… and may mean no recession
by Tenpao Lee, PhDDr. Lee is an economist and professor emeritus of economics at Niagara University.
Today’s news from the Bureau of Labor Statistics that the July unemployment rate was 3/5% may signal that the economy is in relatively good condition – and with the Fed’s interest rate hikes – that a recession is not imminent. With the addition of 528,00 jobs, a 3.5% rate is below the generally deemed healthy level of 4 to 6%, which, according to many economists, reflects a tight labor market contributing to higher wages and increased inflation.
But, the pandemic has changed everything, even what we once considered a “normal”unemployment rate. As a result, today’s 3.5% may not reflect a tight labor market. It may not mean higher wage levels in the near future.
During the height of the pandemic, many employees worked at home which enhanced labor supply and caused structural unemployment to decline. In the meantime, the other two types of unemployment, frictional unemployment and cyclical unemployment, also declined due to the development of information technologies and the influence of the global economy.
Therefore, a 3.5% unemployment rate may simply reflect the efficiency of the labor market and increased production leading to a higher GDP in the near future. That is, the aggregate supply curve would shift to the right with higher GDP and lower inflation.
A New Norm For Healthy Unemployment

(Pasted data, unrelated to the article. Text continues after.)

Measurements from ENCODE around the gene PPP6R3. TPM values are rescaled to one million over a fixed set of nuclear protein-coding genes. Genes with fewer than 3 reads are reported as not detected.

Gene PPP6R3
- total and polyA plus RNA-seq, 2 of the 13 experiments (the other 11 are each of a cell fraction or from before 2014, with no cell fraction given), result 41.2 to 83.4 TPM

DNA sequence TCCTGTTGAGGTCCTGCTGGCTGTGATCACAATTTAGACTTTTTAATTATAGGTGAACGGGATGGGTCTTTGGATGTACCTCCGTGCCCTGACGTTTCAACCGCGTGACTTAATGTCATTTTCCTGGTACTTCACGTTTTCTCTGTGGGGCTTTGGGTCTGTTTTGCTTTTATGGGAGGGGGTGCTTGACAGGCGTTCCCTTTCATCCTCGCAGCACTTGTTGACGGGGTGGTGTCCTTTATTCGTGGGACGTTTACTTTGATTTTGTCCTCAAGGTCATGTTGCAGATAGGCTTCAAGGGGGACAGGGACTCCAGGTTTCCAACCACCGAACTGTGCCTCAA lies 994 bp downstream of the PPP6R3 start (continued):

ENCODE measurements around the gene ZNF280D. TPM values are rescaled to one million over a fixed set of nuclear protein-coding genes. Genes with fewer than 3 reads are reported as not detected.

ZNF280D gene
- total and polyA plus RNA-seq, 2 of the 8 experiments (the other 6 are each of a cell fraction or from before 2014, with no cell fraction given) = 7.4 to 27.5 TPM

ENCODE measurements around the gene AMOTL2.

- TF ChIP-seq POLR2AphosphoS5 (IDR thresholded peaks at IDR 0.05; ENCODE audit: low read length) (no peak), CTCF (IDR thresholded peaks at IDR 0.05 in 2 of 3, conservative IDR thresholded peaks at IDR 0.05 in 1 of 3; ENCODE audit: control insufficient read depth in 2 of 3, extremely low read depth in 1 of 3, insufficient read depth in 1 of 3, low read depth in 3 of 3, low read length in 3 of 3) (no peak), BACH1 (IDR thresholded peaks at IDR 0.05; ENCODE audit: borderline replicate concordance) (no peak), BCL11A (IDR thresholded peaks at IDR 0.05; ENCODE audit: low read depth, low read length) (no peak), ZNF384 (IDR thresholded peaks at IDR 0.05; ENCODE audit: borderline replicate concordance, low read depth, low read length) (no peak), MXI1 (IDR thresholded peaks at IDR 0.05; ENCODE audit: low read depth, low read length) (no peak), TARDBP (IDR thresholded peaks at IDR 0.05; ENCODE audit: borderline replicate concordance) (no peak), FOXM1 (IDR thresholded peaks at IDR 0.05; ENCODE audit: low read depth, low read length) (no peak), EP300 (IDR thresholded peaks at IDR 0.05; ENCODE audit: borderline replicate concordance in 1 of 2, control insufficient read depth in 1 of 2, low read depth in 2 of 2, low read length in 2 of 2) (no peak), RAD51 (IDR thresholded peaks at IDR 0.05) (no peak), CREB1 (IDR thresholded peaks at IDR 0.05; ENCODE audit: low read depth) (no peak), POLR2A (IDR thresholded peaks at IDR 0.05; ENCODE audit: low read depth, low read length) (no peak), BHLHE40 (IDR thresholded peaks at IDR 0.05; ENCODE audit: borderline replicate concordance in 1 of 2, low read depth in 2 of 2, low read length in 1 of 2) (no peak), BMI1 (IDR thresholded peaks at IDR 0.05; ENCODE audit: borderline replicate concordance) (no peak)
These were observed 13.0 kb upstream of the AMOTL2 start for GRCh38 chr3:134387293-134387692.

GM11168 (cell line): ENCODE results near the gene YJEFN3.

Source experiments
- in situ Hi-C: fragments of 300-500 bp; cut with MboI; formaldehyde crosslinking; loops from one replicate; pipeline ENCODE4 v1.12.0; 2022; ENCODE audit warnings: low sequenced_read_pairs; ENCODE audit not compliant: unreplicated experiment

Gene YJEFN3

The new norm for a healthy unemployment rate would then be 4% or lower. Moreover, before the pandemic, we did not have any noticeable inflation, even with the three rounds of QEs which stimulated aggregate demand significantly. The main reason was that aggregate supply expanded simultaneously and eased inflation pressure.
The pandemic which created supply disruptions, and the Ukraine war, which limited the world’s supplies of energy and agricultural products, were the main drivers of the inflation we’ve experienced in 2022. Their impacts are diminishing as COVID-19 has become a part of our lives and the war did not prevent the global economy from moving forward.
The Fed has made tremendous efforts to fight inflation from the demand side by raising interest rates. To have a soft landing, to contain inflation without recession, the labor market must be efficient. The current unemployment rate provides an optimal outlook for the economy.
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